Currently, antidepressants are the dominative treatment for depression, but they have limitations in efficacy and may even produce troublesome side effects. Electroacupuncture (EA) has been reported to have therapeutic benefits in the treatment of depressive disorders. The present study was conducted to determine whether EA could enhance the antidepressant efficacy of a low dose of citalopram (an SSRI antidepressant) in the chronic unpredictable stress-induced depression model rats. Here, we show that a combined treatment with 2?Hz EA and 5?mg/kg citalopram for three weeks induces a significant improvement in depressive-like symptoms as detected by sucrose preference test, open field test, and forced swimming test, whereas these effects were not observed with either of the treatments alone. Further investigations revealed that 2?Hz EA plus 5?mg/kg citalopram produced a remarkably increased expression of BDNF and its receptor TrkB in the hippocampus compared with those measured in the vehicle group. Our findings suggest that EA combined with a low dose of citalopram could produce greater therapeutic effects, thereby, predictive of a reduction in drug side effects. HubMed – depression


Prevalence and Characteristics of Abuse Experiences and Depression Symptoms among Injection Drug-Using Female Sex Workers in Mexico.

J Environ Public Health. 2013; 2013: 631479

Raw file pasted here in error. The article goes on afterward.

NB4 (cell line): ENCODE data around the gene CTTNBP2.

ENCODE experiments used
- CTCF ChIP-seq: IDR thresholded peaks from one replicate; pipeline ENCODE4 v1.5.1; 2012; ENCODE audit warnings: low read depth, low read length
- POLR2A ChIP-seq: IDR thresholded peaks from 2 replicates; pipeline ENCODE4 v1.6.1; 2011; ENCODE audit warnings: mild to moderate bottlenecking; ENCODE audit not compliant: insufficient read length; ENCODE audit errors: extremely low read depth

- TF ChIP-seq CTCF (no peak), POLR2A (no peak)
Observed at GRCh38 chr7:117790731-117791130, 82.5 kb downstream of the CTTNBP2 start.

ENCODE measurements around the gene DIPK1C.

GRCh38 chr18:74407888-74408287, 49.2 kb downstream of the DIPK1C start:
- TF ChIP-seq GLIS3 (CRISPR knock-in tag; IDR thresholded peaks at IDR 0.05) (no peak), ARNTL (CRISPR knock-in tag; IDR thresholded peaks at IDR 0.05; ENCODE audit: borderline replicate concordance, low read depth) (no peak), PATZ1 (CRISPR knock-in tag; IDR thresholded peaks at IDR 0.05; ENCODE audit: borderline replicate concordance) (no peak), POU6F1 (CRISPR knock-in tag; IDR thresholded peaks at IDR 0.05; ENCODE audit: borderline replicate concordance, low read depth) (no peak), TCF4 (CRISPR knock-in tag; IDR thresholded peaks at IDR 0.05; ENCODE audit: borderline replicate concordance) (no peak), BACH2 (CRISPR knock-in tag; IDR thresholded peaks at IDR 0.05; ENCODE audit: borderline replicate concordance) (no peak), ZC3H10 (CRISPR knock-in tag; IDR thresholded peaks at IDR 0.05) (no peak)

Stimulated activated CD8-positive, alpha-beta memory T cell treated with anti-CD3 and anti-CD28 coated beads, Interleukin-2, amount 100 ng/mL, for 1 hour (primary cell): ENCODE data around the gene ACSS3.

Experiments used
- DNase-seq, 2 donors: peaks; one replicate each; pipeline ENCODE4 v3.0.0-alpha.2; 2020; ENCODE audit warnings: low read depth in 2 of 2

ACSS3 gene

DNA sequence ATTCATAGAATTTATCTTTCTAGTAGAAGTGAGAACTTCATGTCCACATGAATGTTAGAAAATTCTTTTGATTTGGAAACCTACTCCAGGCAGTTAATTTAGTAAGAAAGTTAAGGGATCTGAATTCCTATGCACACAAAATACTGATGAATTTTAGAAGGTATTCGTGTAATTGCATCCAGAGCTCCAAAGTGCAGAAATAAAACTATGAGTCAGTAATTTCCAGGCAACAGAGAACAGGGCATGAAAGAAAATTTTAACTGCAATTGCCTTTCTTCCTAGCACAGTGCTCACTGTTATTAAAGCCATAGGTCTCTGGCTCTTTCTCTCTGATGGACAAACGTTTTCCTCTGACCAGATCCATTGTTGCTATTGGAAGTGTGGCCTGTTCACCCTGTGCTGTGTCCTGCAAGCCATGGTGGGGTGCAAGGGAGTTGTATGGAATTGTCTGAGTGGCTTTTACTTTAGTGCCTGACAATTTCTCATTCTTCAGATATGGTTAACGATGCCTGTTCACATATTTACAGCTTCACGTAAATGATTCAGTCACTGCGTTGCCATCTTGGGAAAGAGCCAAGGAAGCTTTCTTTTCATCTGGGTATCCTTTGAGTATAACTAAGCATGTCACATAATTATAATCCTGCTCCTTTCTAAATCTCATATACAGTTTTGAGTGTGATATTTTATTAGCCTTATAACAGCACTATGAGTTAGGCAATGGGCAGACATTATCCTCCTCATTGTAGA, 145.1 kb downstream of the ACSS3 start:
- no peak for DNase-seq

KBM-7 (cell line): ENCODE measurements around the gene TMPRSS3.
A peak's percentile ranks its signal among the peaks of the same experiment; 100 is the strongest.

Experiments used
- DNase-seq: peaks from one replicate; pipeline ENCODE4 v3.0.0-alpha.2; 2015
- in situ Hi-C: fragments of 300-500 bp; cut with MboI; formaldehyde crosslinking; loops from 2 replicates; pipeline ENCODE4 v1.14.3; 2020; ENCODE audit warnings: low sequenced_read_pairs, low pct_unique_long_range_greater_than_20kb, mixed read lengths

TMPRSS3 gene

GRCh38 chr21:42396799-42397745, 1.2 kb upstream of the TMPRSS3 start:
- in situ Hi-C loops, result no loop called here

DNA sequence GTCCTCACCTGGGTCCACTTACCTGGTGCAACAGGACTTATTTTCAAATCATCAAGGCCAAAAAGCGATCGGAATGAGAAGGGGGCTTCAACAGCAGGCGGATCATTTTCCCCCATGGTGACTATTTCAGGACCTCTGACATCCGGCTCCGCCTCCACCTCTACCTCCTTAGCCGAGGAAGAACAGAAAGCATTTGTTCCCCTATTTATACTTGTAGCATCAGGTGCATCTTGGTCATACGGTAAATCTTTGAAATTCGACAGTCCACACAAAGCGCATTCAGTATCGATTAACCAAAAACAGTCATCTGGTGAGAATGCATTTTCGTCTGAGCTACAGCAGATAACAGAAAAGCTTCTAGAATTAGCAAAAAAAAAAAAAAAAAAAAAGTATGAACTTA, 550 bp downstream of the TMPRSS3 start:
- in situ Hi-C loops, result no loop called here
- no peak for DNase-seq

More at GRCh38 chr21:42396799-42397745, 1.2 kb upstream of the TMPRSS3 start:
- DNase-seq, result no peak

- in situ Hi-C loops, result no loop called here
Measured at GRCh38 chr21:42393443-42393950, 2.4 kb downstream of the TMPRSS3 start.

Ulibarri MD, Hiller SP, Lozada R, Rangel MG, Stockman JK, Silverman JG, Ojeda VD

This mixed methods study examined the prevalence and characteristics of physical and sexual abuse and depression symptoms among 624 injection drug-using female sex workers (FSW-IDUs) in Tijuana and Ciudad Juarez, Mexico; a subset of 47 from Tijuana also underwent qualitative interviews. Linear regressions identified correlates of current depression symptoms. In the interviews, FSW-IDUs identified drug use as a method of coping with the trauma they experienced from abuse that occurred before and after age 18 and during the course of sex work. In a multivariate linear regression model, two factors-ever experiencing forced sex and forced sex in the context of sex work-were significantly associated with higher levels of depression symptoms. Our findings suggest the need for integrated mental health and drug abuse services for FSW-IDUs addressing history of trauma as well as for further research on violence revictimization in the context of sex work in Mexico. HubMed – depression